Donna and I shared cloudy memories of which time had erased the fine details. Like the time Donna got stuck in the doggy door. She had locked herself out of the house. At the time crawling through the opening meant for her Schnawzers, must have seemed like a good idea. For the life of me, I have no idea how she got unstuck.

We also shared more honest versions of those times. Close as we were, we didn't always let others into our private worlds. That was one of my darkest times. My then husband and I had been married for 12 years. He was on his way up. I was on my way down. I'd suffered from depression for years. I'd been in therapy to many times to count. This time when the darkness descended I had trouble believing there was a light, let alone catch a glimpse of it.

When I think on those years when my world fell to pieces I wonder how I made it through. As Sue Bender said, "Miracles happen after a lot of hard work." I did work hard. I also made some big mistakes, said things I regret, lost the respect of my husband, along with my marriage. But here's the thing, not many people knew I was so depressed. How was it that I was able to keep my pain hidden?
There were times I wished for a multiple  personality diagnosis so I had someone else to blame - the Mary people saw and the "Real" Mary.

On the outside I functioned. I drove car pool, had parties, socialized, made love, cooked meals, took my kids to the dentist, sewed quilts, decorated for Christmas, baked pies from scratch, and joined a bowling league. It's when I was alone that I didn't function so well. I cried all the time. I slept too much. I drank too much.(Jose Cuervo you are a friend of mine). I smoked too much. I exercised and ate so little I dropped to 115 pounds. I lied to the world and I lied to myself. I rebelled against the "establishment" like a teenager. I said the "F" word a lot. I cheated my family out of the wife and mother I had promised to be. I thought I wanted to die.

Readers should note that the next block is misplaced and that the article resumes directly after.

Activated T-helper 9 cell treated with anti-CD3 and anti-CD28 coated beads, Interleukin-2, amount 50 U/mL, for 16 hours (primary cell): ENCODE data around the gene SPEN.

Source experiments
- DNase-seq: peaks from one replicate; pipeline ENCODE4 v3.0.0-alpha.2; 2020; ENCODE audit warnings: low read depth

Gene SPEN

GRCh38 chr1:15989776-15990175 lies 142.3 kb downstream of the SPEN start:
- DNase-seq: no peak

Mostly I wanted to end the pain. The pain of self-loathing. The pain of not being smart, pretty, or good enough. The pain of being so needy.  When I looked in the mirror I could see the outside Mary put her make up on, dress in fancy clothes and high heels. But I knew what others didn't know. That person was a fake.

Fast forward a bunch of years. I'm still inclined to be a bit of a depressive. Sadness can creep up on me, but I no longer try to hide it. I cry easily but no longer apologize for the tears. I also laugh. I believe in the me who cared for her parents and held their hands when they passed over. I'm proud of the writer and bear maker and Grammy and friend I've become. Am I still my biggest critic? Sure. Am I still scared to try new things or go new places? Sure. Am I okay?  You betcha.

As I have spent time remembering old times with Donna, I discovered that those times were NOT all black. I can see now that there was light all the time. The light was there in friendships that lasted over the years; in the happy dance Wendy did when she scored the winning field hockey goal;  at Sunnyland Farms when John rode Nutmeg around in circles;  at my sister's house for holidays surrounded by family; in the John Denver songs I played over and over again; in the relationship with my then husband that may not have survived marriage but continues to this day; in the big white cat and stinky black dog; in the things I learned about myself and the people who helped me grow.

Today I am filled with gratitude for the life and friendship of Donna Stoddard. May she rest in peace. I'm grateful for hindsight that lets me see now what I couldn't see then.

I promise even if you can't see it, there is always light,
Merry ME

Sunday, October 25, 2015

Gentle On My Mind

Sweetie was in his office the other night so I had complete control over the remote. I spend more time scrolling through Netflix than I do watching a movie. I decided to watch the documentary about Glen Campbell and his life with Alzheimer's Disease. I'm still trying to figure out if it was informative or more like watching a traffic accident. You don't want to see what happens, but you can't keep your eyes away from the horror.